12. 12.

    Knudson GA, Kitaoka HB, Lu CL, Luo ZP, An KN. Subtalar joint stability. Talocalcaneal interosseous ligament function studied in cadaver specimens. Acta Orthop Scand. 1997;68:442–6.

    CAS  Article  Google Scholar 

  13. 13.

    DeRouin A, Pacella N, Zhao C, Ong KG. A wireless sensor for real-time monitoring of tensile force on sutured wound sites. IEEE Trans Biomed Eng. 2016;63:1665–71.

    Article  Google Scholar 

  14. 14.

    Takao M, Ozeki S, Oliva XM, Inokuchi R, Yamazaki T, Takeuchi Y, Kubo M, Lowe D, Matsui K, Katakura M. Ankle Instability Group, Glazebrook M. Strain pattern of each ligamentous band of the superficial deltoid ligament: a cadaver study. BMC Musculoskelet Disord. 2020;21(1):289.

    Article  Google Scholar 

Download references

Acknowledgements

Not applicable.

Funding

None of the authors have financial relationships relevant to this article to disclose.

Author information

Affiliations

Authors

Consortia

Contributions

MT, SO, XO, and MG designed the study, MT, SO, XO, TY, YT, MK, DL, KM, MK, and MG performed the research, YT wrote the first draft. RI critically reviewed the draft. All authors read and approved the final manuscript.

Corresponding author

Correspondence to Masato Takao.

Ethics declarations

Ethics approval and consent to participate

This study was a cadaveric study that was approved according to the bylaws of the Bioethics Committee of the “Unitat d’ Anatomia i Embriologia Humana,“ Faculty of Medicine, University of Barcelona, Spain (Campus Clinic).

Consent for publication

Not applicable.

Competing interests

The authors declare that they have no competing interests.

Additional information

Publisher’s Note

Springer Nature remains neutral with regard to jurisdictional claims in published maps and institutional affiliations.

Rights and permissions

Open Access This article is licensed under a Creative Commons Attribution 4.0 International License, which permits use, sharing, adaptation, distribution and reproduction in any medium or format, as long as you give appropriate credit to the original author(s) and the source, provide a link to the Creative Commons licence, and indicate if changes were made. The images or other third party material in this article are included in the article's Creative Commons licence, unless indicated otherwise in a credit line to the material. If material is not included in the article's Creative Commons licence and your intended use is not permitted by statutory regulation or exceeds the permitted use, you will need to obtain permission directly from the copyright holder. To view a copy of this licence, visit http://creativecommons.org/licenses/by/4.0/. The Creative Commons Public Domain Dedication waiver (http://creativecommons.org/publicdomain/zero/1.0/) applies to the data made available in this article, unless otherwise stated in a credit line to the data.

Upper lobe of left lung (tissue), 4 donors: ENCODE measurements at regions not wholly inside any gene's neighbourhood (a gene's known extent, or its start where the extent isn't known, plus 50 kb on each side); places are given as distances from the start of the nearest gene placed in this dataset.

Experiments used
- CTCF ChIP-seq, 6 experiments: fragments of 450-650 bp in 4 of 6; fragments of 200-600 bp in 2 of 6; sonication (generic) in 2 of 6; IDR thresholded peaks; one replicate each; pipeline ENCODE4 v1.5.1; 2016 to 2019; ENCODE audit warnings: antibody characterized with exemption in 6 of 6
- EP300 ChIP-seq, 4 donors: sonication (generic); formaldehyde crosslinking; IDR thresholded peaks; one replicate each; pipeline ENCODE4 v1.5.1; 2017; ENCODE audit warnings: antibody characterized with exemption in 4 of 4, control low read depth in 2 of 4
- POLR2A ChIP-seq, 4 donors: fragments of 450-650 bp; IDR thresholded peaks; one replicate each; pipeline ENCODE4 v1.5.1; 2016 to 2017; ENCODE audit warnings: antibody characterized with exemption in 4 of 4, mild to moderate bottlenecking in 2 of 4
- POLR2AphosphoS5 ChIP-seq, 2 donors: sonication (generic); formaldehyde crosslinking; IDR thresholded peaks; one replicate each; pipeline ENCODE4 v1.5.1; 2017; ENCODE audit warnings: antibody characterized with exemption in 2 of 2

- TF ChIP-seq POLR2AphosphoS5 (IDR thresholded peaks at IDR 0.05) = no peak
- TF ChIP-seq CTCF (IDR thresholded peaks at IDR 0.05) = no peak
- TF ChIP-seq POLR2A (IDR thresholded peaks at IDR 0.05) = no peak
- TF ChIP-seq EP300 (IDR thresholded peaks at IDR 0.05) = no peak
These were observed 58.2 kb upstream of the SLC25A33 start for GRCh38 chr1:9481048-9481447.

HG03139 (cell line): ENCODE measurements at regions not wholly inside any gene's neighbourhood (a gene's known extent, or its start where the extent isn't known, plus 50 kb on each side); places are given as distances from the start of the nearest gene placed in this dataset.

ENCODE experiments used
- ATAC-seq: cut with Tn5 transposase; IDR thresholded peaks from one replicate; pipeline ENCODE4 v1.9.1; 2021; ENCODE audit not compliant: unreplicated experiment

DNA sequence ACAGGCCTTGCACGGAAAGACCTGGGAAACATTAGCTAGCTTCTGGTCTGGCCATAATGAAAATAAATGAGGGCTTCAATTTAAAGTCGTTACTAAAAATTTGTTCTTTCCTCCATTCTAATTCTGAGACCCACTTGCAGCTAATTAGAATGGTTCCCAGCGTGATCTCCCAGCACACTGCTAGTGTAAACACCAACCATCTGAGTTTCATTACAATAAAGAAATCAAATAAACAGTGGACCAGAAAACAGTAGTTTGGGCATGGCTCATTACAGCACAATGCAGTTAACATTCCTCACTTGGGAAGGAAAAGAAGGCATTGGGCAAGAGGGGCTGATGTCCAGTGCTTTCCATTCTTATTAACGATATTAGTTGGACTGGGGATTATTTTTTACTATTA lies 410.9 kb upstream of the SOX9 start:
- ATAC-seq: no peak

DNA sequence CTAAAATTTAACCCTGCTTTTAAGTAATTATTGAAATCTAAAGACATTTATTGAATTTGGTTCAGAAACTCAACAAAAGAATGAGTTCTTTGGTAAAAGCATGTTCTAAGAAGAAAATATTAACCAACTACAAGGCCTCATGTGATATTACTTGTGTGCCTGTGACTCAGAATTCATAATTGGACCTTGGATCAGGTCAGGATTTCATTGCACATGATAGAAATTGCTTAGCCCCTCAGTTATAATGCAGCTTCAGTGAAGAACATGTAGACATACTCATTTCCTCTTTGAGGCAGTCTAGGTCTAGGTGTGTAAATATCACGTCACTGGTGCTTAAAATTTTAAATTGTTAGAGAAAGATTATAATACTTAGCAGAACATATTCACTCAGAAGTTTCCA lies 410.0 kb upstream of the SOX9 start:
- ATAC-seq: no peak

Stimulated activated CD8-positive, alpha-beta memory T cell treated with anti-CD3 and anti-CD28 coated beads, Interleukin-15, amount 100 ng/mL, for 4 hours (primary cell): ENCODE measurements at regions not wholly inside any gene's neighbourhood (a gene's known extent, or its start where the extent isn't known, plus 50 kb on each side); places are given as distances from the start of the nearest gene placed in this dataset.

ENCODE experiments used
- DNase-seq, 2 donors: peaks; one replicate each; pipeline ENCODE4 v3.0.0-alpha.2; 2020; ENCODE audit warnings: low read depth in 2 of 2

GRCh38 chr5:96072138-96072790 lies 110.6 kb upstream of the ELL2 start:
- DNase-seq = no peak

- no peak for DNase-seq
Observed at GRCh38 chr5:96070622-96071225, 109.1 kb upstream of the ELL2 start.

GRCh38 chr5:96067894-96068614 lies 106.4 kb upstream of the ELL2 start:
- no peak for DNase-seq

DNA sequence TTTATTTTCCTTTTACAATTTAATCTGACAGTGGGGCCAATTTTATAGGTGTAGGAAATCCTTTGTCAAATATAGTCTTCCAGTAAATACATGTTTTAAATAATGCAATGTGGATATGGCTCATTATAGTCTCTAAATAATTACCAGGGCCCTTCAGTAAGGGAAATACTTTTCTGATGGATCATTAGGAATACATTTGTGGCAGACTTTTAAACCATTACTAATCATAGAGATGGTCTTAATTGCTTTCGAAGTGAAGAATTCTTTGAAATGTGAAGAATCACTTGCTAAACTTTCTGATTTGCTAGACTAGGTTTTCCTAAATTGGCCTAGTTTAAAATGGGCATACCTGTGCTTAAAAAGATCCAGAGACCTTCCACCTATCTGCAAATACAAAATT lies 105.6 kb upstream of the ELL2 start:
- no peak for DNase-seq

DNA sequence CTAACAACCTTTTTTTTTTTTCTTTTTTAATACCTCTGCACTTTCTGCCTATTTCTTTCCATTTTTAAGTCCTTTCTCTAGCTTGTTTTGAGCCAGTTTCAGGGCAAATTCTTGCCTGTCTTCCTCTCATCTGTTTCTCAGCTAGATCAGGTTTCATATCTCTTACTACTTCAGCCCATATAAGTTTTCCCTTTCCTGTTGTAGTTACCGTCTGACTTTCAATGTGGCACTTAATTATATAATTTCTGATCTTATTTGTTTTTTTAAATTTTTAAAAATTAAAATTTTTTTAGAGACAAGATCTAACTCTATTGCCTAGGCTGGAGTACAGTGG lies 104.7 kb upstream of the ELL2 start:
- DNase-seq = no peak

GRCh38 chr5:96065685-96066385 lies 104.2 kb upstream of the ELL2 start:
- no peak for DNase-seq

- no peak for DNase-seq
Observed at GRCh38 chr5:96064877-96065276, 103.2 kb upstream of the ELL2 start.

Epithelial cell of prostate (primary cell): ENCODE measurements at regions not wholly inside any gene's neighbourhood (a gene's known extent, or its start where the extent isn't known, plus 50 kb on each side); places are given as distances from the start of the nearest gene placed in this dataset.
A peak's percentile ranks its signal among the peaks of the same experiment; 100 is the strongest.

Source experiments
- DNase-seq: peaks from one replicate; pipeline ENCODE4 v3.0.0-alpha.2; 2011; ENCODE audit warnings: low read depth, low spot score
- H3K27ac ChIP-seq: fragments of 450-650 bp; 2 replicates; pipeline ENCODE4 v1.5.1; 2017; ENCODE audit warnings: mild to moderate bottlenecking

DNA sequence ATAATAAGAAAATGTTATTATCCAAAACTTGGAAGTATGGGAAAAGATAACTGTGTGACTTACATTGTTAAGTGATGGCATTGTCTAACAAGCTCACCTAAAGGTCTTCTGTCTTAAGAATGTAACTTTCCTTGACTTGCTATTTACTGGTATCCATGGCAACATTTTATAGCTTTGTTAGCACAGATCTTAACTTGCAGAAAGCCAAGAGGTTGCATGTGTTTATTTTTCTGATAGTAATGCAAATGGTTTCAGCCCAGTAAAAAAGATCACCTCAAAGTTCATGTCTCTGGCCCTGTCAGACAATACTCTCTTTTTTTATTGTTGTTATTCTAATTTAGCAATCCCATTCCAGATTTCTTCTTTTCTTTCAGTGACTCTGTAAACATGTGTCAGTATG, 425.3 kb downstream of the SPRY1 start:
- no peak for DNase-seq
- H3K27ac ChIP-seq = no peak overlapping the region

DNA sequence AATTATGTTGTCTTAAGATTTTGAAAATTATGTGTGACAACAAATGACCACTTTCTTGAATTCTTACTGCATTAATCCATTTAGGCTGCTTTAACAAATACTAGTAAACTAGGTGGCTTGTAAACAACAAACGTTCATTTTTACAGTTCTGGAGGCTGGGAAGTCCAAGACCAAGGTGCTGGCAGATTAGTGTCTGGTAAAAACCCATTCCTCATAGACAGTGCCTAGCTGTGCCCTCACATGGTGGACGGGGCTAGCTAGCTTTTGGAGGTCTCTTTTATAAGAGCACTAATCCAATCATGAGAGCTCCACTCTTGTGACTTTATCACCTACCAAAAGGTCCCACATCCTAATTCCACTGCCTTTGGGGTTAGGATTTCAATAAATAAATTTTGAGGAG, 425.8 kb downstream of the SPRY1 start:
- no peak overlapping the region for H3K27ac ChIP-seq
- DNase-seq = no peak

Reprints and Permissions

About this article

Verify currency and authenticity via CrossMark

Cite this article

Takeuchi, Y., Inokuchi, R., Takao, M. et al. Three-dimensional analysis of anterior talofibular ligament strain patterns during cadaveric ankle motion using a miniaturized ligament performance probe. BMC Musculoskelet Disord 22, 208 (2021). https://doi.org/10.1186/s12891-021-04058-2

Download citation

Keywords

  • Strain pattern
  • ankle
  • Strain gauge
  • Anterior talofibular ligament
  • MLPP
  • ATFL